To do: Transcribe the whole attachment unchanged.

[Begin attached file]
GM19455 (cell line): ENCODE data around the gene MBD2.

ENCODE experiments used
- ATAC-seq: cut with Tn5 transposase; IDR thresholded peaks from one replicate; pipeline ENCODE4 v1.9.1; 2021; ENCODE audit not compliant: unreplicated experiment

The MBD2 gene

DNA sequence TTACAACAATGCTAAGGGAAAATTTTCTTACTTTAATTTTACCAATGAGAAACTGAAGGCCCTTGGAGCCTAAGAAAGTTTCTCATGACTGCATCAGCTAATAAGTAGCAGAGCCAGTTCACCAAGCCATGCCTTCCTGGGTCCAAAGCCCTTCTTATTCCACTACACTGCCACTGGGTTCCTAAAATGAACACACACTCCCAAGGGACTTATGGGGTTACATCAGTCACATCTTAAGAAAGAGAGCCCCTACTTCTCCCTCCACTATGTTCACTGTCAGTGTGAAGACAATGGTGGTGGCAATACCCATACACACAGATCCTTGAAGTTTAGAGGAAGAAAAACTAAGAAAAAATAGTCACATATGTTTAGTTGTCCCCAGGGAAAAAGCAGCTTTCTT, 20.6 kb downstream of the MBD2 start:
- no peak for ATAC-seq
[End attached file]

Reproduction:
GM19455 (cell line): ENCODE data around the gene MBD2.

ENCODE experiments used
- ATAC-seq: cut with Tn5 transposase; IDR thresholded peaks from one replicate; pipeline ENCODE4 v1.9.1; 2021; ENCODE audit not compliant: unreplicated experiment

The MBD2 gene

DNA sequence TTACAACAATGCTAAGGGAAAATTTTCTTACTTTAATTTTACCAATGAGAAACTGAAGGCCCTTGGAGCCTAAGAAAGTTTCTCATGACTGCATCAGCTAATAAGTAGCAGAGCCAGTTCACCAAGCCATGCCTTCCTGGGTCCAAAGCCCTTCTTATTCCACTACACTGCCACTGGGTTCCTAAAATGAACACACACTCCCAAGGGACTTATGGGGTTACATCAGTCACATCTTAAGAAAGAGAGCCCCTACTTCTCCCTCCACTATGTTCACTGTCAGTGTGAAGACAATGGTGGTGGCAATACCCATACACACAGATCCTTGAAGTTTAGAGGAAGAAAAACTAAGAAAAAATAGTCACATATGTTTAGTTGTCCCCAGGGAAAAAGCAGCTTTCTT, 20.6 kb downstream of the MBD2 start:
- no peak for ATAC-seq